Watched Bertolucci’s great film again, and found it more balletic and operatic – without the singing – than last time.  Trintignant’s gliding walk in the fedora and overcoat, Sanda’s Lady Penelope face, the dance of the two women, the Paris shops by night with the blue windows, the Caesar-esque assassination in the forest, Sanda’s face a blood mask…  great film.

The Dreamers

More Bertolucci; Paris 1968 this time.  Great scene where the three protagonists race through the museum in imitation of “Bande a Part”; the run is intercut with the original film, the runners interchanging, colour to b and w…

Sweet Tooth

Reading McEwan’s last book; marred only by too much local colour.  I’m sure that all the London pubs and bands mentioned are accurate – I know they are, I was there too – but they can be distracting.  BUT – the book is written from the point of view of a woman; I can’t think of any other male writer who has done this, apart from Joyce with the Molly Bloom bit at the end of Ulysses.

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Blackpaint

Life Drawings from Millman Street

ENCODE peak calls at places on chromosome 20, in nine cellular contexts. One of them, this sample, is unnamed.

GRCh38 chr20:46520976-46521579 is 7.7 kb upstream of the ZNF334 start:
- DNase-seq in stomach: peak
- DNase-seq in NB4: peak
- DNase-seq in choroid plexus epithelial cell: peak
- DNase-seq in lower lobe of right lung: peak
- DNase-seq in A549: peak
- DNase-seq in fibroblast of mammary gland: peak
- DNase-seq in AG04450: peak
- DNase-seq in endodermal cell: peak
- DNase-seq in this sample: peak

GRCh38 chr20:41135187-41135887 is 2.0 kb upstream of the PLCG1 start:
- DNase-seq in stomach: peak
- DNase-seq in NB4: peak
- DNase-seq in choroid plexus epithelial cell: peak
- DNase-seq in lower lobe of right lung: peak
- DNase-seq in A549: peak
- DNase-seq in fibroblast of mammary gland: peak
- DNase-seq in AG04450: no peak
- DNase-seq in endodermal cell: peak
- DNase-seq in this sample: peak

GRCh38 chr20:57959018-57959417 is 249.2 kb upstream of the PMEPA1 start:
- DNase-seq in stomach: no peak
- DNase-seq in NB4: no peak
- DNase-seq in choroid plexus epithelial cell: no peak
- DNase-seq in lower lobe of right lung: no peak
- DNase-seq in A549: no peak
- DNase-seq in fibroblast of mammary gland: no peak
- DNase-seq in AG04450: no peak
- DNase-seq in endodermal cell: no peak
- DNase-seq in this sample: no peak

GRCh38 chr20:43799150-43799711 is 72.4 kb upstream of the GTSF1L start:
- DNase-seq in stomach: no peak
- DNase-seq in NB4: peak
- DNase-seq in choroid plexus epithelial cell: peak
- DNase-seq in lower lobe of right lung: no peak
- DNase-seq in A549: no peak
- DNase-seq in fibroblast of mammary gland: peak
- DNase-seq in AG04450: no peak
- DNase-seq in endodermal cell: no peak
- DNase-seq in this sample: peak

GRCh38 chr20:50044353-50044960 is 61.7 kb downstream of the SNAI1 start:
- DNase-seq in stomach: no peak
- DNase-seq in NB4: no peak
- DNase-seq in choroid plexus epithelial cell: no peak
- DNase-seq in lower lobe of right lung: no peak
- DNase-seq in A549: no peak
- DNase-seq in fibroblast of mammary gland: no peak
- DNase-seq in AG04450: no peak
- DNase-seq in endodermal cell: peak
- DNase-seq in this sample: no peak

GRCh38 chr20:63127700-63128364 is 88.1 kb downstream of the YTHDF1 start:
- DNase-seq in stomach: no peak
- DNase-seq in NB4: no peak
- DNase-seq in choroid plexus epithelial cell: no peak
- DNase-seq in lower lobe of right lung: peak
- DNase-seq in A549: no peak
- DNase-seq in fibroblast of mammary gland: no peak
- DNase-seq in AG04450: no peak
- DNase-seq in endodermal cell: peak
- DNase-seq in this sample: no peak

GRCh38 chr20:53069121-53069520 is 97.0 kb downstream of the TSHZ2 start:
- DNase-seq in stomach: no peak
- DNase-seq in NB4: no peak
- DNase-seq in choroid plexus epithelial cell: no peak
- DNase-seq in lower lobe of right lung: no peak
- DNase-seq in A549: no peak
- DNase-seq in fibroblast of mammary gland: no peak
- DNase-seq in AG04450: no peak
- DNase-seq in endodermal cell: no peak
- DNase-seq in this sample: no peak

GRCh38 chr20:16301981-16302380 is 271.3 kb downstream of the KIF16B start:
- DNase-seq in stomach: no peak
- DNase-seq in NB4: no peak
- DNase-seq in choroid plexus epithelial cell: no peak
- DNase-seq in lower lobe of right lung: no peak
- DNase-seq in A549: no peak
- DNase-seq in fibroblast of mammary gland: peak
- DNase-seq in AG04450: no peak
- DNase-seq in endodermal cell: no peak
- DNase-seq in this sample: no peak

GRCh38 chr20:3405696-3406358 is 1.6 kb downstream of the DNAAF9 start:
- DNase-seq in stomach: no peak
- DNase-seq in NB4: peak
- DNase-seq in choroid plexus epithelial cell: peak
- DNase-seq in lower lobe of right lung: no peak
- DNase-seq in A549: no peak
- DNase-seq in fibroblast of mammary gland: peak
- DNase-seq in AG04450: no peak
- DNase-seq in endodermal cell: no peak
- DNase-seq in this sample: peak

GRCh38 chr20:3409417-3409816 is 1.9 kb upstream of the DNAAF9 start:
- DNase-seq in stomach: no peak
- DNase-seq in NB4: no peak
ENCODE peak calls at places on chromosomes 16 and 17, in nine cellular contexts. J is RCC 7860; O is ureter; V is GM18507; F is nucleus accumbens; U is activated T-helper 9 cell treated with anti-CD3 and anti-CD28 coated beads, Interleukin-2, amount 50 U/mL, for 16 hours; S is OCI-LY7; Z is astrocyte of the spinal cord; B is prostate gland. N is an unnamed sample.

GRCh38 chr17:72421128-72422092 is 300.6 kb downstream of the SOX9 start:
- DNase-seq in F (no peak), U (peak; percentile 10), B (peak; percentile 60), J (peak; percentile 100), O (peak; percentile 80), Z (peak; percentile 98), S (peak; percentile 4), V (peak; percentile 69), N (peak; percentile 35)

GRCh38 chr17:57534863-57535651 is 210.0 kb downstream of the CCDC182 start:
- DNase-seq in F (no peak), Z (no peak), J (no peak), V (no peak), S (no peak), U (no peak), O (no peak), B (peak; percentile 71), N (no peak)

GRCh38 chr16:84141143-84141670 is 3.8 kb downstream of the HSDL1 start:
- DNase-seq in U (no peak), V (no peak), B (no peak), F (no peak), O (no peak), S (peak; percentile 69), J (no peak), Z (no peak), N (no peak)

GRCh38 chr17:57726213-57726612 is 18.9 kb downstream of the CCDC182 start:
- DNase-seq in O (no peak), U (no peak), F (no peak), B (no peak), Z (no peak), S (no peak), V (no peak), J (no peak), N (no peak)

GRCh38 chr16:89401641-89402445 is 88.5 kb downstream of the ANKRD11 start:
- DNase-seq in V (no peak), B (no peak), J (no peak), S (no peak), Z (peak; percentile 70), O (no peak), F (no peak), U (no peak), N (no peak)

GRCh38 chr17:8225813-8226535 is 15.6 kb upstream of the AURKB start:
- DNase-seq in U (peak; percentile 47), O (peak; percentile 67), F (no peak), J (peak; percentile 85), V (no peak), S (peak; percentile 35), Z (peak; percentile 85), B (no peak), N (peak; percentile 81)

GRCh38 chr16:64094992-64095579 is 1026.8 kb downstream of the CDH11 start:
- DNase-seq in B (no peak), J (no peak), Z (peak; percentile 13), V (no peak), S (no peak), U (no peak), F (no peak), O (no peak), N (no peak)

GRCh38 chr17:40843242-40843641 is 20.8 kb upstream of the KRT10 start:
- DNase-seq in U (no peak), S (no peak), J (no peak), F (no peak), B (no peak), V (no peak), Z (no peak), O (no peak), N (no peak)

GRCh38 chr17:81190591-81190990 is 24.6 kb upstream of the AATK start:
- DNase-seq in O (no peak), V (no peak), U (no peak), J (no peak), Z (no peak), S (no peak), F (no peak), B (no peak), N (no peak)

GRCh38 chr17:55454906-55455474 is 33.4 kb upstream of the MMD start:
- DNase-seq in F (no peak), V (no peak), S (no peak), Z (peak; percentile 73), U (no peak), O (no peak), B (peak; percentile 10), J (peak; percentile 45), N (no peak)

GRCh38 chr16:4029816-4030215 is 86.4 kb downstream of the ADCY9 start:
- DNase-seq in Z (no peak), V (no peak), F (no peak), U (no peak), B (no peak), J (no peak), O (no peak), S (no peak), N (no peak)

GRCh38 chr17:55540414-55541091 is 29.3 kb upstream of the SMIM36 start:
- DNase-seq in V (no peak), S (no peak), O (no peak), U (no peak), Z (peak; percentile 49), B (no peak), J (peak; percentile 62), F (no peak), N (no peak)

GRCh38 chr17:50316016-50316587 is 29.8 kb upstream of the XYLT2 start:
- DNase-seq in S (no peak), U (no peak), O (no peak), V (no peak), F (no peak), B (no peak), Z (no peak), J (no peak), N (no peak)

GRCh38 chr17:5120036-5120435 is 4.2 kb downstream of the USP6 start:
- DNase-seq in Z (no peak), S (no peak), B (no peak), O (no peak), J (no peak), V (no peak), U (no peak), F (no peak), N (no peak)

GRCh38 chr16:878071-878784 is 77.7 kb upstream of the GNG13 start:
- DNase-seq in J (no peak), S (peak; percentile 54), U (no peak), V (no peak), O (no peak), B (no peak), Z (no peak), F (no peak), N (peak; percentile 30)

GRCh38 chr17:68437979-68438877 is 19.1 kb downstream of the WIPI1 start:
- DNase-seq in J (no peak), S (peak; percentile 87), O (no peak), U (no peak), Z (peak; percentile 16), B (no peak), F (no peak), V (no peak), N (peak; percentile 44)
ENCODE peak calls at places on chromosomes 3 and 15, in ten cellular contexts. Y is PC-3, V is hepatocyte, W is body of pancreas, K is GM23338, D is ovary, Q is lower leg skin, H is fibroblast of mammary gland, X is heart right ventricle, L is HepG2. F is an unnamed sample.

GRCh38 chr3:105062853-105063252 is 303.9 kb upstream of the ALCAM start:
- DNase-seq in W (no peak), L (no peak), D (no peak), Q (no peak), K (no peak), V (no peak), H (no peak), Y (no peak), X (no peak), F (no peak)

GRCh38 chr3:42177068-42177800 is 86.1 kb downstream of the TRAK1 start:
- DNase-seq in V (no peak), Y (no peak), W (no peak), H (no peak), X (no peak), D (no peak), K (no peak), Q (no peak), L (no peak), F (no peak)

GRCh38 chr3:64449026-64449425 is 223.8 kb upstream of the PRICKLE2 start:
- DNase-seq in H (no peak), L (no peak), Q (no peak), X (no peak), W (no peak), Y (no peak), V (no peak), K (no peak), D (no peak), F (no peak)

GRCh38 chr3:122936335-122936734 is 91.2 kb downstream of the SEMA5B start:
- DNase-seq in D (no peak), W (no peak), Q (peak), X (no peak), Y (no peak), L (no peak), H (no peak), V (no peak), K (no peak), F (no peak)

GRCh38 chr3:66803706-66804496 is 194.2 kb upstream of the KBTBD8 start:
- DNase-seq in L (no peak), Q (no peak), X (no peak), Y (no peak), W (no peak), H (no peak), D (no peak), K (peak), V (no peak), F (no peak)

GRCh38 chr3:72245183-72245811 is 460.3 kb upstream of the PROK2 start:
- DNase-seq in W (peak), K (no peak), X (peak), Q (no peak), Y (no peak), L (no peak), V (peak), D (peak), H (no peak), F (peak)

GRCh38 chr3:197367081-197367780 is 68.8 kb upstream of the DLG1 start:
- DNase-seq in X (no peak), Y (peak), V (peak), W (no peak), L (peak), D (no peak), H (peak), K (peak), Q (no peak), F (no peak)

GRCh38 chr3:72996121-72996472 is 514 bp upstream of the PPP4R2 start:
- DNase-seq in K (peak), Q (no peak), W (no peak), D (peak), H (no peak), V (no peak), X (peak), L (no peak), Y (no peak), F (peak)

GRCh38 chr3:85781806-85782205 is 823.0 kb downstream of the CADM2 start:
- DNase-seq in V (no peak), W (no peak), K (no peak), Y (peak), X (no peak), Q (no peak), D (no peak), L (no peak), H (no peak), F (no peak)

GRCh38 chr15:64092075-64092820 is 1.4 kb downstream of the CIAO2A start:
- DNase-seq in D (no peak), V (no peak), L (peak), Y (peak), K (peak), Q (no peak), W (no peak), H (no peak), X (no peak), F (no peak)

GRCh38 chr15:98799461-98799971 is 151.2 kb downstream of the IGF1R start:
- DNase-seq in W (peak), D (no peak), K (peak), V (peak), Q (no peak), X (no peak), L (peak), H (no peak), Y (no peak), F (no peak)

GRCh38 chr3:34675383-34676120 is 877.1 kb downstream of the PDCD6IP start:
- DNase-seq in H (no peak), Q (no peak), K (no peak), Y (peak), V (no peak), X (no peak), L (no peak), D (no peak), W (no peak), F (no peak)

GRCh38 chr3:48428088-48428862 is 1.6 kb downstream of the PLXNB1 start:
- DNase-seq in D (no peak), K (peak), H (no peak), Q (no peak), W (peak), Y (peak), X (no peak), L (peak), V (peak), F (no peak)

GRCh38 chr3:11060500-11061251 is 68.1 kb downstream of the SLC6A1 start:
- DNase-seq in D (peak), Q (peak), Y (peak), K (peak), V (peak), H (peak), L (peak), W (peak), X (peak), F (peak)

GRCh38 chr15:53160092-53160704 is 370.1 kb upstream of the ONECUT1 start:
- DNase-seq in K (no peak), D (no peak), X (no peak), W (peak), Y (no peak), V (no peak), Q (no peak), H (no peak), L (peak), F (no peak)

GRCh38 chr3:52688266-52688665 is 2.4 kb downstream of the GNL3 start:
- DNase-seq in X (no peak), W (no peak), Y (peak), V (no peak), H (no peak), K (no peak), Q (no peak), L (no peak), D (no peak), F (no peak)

31.08.13

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Blackpaint 288

August 11, 2011

Santiago de Compostella

It means Saint James of the Field of Stars and refers to James the Greater (there were two disciples  named James, the Greater and the Less), whose bones allegedly rest here in the Cathedral, having been stolen and smuggled away from Alexandria in the night.  Perhaps at odds with the disciple image is James’ reputation as the Moor Killer; he is supposed to have turned up to support the Christian side in a battle with the Moors  and killed 60, 000 of them.  There is a statue in the cathedral of him on horseback, slashing his sword down, presumably on the head of an enemy; in  his big, floppy pilgrim’s hat, he resembles a Remington version of General Custer or Buffalo Bill.

The Cathedral has some curious sights for those not of the faith; there is no escaping an Indian, or perhaps Thai aspect to the numerous turrets, the elaborate altarpieces and the general profusion of decoration;  It reminded me of Fatehpur Sikri in Rajahstan.  The figures of Christ and the madonna were strangely doll-like; one, Christ with sword and orb (actually it might have been a Spanish king, but I think it was Christ) looked as if it might step down stiff-legged like a Golem and start slashing away.  There were several booths containing priests ready to hear confession – one had a placard listing the languages he spoke, another was apparently fast asleep – giving the impression of fortune tellers awaiting clients.